And Spencer W. Kimball, the “Prophet” stated authoritatively:

“About twenty-five centuries ago, a hardy group left the comforts of a great city, crossed a desert, braved an ocean, and came to the shores of this, their promised land. There were two large families, those of Lehi and Ishmael, who in not many centuries numbered hundreds of millions of people on these two American continents.” (The Teachings of Spencer W. Kimball, p. 601, thanks, MormonThink).

B.H. Roberts (Mormon “Authority”),

Lehi’s colony, it must be remembered, came to an empty America, so far as human inhabitants were concerned—according to the Book of Mormon accounting of things.  (B.H. Roberts, Studies of the Book of Mormon, p.252).

Yet, these authoritative statements (which of course are not to the DoubleThinking Christensen) are to be replaced by Mormon Apologists’ disclaimed opinions. (The “real” authorities). Anything to retain the “faith”. To Christensen, this is just Clarke’s opinion and his calling as a prophet and apostle means nothing in relation to teaching correct doctrine. (See his amazing comments about Fielding Smith below).

And of course, B.H. Roberts didn’t read the Book of Mormon correctly, right? He needed to read it like Modern Mormon Apologists do, and then he would have arrived at a totally different rendering of what it said. The correct rendering. I guess all of those Mormon “Authorities” were incapable of closely reading the Book of Mormon. To quote Chris Carter, “Apology is Policy.” DoubleThink is their paradigm. Only sustain Mormon “Authorities” when it is convenient.

Apology is Policy

I was reading a blog article the other day and came across this comment by a believing Mormon who wanted to make a point about the creation of the world and quoted Brigham Young to support it:

Mark: Your list of claims made by the LDS Church is merely a really bad straw man. A global flood — even Brigham Young argued against it. Only 7,000 years old? it is easy to find numerous statements by GAs contrary to this claim.

This comment was made in response to someone posting the current stated doctrine about the creation:

The LDS church is making claims that are testable. The BOM is historical. The earth is 7000 years old. There was a global flood. Etc.

The above comment was supported with this quote, from the Ensign:

“There is a third group of people—those who accept the literal message of the Bible regarding Noah, the ark, and the Deluge. Latter-day Saints belong to this group. In spite of the world’s arguments against the historicity of the Flood, and despite the supposed lack of geologic evidence, we Latter-day Saints believe that Noah was an actual man, a prophet of God, who preached repentance and raised a voice of warning, built an ark, gathered his family and a host of animals onto the ark, and floated safely away as waters covered the entire earth. We are assured that these events actually occurred by the multiple testimonies of God’s prophets.”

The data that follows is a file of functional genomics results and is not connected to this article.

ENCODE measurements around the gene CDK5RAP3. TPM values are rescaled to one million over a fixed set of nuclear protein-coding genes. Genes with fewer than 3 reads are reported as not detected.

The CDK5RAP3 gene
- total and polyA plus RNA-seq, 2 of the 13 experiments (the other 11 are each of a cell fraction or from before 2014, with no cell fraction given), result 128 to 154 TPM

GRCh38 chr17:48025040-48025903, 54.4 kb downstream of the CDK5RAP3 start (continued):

Then the author of the blog article wrote,

Why is it that only the sources you choose matter? Shouldn’t a good interpretation of LDS positions on something like the flood take into account as many authoritative statements as possible?

Yet, when someone cites Joseph Smith on the contradictory nature of God described in the Lectures on Faith, Blake writes,

Joseph Smith had the same problem when members became attached to one expression of the gospel and then, when further revelation came along, complained that they had been taught something different. One of the hallmarks of the Church is continuing revelation. Our understanding changes due to further revelations — especially in the case of Joseph Smith. Later changes often come from continuing reflection on the revelations received and coming to different (sometimes even better) grasp of what was said. Take for instance the Fifth Lecture on Faith that teaches that the Father is “a personage of Spirit.” It seems to me it is quite easily explained by the fact that it had not yet been revealed to Joseph Smith that the Father had once had a mortal experience and had a resurrected body. It reflects an exegesis of Mosiah 15-16 and D&C 93 primarily and looks to the scriptures and revelations to understand God. The Nephites did not have a complete revelation and Joseph Smith still had further revelations to receive on the issue.